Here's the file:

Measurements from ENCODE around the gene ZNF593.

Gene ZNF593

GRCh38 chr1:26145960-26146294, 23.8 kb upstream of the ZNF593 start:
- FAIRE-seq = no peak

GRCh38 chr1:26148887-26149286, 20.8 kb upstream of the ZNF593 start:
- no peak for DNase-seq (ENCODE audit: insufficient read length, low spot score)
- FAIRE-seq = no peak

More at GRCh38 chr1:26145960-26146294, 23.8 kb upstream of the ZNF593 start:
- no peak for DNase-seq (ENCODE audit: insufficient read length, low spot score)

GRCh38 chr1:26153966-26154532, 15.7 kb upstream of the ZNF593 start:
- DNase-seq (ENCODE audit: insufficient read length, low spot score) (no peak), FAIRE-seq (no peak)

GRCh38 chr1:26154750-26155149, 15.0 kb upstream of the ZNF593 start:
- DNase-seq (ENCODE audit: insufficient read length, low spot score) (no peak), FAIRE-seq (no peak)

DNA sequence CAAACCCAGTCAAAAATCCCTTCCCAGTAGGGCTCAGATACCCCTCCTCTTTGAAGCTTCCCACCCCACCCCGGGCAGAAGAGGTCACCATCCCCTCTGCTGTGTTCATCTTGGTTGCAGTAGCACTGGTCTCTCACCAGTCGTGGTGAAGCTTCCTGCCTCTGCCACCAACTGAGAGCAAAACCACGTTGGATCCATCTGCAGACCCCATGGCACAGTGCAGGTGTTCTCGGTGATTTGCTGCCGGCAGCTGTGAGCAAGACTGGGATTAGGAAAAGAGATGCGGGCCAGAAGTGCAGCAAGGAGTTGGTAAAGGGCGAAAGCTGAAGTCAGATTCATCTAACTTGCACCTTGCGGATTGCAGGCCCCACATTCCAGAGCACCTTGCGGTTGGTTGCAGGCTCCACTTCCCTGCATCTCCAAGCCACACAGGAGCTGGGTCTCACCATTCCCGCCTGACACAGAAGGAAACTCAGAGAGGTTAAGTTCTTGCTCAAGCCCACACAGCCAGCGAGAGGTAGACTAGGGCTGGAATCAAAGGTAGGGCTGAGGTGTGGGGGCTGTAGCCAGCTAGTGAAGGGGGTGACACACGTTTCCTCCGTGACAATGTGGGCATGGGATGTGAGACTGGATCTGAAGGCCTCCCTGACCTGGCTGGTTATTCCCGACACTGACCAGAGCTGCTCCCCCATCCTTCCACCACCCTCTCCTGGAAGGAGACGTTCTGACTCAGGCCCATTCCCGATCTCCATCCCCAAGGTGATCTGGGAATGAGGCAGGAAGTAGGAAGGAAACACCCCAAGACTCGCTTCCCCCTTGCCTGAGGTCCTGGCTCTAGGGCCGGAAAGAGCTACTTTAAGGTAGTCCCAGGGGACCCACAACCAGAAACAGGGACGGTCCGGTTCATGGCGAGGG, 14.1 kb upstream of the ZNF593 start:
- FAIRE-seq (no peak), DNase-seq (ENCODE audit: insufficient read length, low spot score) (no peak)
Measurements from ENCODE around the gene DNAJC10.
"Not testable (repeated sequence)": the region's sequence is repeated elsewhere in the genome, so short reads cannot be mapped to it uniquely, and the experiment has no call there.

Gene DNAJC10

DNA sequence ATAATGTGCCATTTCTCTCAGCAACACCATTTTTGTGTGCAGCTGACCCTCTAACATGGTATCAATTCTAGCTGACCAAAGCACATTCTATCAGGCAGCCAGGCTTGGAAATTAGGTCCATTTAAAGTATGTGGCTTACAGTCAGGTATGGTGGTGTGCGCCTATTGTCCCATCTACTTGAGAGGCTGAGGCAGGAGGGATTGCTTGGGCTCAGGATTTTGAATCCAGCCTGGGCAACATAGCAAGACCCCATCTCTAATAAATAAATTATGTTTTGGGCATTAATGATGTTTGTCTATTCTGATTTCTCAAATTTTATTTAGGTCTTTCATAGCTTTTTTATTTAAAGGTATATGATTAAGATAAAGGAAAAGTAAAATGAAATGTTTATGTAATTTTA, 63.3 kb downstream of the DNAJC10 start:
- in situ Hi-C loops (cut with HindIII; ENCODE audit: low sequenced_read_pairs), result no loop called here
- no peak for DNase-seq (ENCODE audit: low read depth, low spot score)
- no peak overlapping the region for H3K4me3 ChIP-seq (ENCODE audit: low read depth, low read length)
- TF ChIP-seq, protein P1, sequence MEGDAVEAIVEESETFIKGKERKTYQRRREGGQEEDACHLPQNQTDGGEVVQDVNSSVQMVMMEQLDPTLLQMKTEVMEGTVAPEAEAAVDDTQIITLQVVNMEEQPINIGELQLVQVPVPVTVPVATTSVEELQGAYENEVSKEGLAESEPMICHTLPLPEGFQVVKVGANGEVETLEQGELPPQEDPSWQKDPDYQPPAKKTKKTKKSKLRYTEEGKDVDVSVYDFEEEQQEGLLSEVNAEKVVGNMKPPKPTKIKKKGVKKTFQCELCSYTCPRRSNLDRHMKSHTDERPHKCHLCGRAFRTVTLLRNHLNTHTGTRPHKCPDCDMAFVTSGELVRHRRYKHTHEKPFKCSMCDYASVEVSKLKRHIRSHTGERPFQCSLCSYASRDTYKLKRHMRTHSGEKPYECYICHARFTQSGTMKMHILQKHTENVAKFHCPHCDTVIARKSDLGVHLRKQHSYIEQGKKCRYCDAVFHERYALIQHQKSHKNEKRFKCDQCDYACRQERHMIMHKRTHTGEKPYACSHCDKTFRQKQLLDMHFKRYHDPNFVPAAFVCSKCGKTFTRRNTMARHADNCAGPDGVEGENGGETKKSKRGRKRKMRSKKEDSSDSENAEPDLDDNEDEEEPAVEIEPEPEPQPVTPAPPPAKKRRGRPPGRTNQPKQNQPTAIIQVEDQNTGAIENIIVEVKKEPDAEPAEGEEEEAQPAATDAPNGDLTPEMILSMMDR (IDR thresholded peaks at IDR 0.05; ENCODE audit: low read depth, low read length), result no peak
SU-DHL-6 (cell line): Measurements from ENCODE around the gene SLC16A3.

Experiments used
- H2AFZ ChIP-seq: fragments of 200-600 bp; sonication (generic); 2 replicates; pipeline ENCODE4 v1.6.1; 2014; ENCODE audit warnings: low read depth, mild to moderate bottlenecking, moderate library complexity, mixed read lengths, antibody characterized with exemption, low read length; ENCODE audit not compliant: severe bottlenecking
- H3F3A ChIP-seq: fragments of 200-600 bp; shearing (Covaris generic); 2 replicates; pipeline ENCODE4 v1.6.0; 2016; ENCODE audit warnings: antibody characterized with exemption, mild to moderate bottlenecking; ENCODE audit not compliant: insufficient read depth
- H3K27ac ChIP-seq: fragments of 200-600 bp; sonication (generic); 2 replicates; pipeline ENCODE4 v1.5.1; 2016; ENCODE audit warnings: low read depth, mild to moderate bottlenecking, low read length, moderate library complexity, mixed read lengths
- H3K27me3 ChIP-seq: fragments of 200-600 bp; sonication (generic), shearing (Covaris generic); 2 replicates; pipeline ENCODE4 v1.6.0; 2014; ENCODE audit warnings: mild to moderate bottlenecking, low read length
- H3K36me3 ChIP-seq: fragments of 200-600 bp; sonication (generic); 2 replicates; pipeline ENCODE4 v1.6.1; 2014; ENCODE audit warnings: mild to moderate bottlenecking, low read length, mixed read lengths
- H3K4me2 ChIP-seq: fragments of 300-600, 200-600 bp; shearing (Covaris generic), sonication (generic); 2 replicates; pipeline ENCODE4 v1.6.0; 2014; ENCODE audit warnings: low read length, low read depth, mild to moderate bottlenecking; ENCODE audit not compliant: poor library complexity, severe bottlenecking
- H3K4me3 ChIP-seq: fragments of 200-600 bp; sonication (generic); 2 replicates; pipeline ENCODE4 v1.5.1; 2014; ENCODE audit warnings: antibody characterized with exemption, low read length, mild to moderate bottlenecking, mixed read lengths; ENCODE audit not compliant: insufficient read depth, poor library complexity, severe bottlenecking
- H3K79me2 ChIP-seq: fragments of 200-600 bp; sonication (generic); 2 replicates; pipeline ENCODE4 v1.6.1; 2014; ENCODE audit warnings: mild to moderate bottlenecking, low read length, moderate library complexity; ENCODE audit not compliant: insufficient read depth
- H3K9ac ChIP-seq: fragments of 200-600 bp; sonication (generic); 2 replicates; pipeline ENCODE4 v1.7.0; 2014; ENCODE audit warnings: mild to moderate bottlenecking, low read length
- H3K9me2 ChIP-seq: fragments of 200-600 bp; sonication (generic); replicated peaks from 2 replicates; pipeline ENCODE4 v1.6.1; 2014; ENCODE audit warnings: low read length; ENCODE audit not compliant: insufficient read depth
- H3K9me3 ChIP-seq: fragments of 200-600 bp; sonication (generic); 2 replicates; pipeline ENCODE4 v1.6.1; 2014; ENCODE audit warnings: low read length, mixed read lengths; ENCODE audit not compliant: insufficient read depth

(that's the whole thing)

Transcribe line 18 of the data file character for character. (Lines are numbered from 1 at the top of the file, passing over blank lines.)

Gene DNAJC10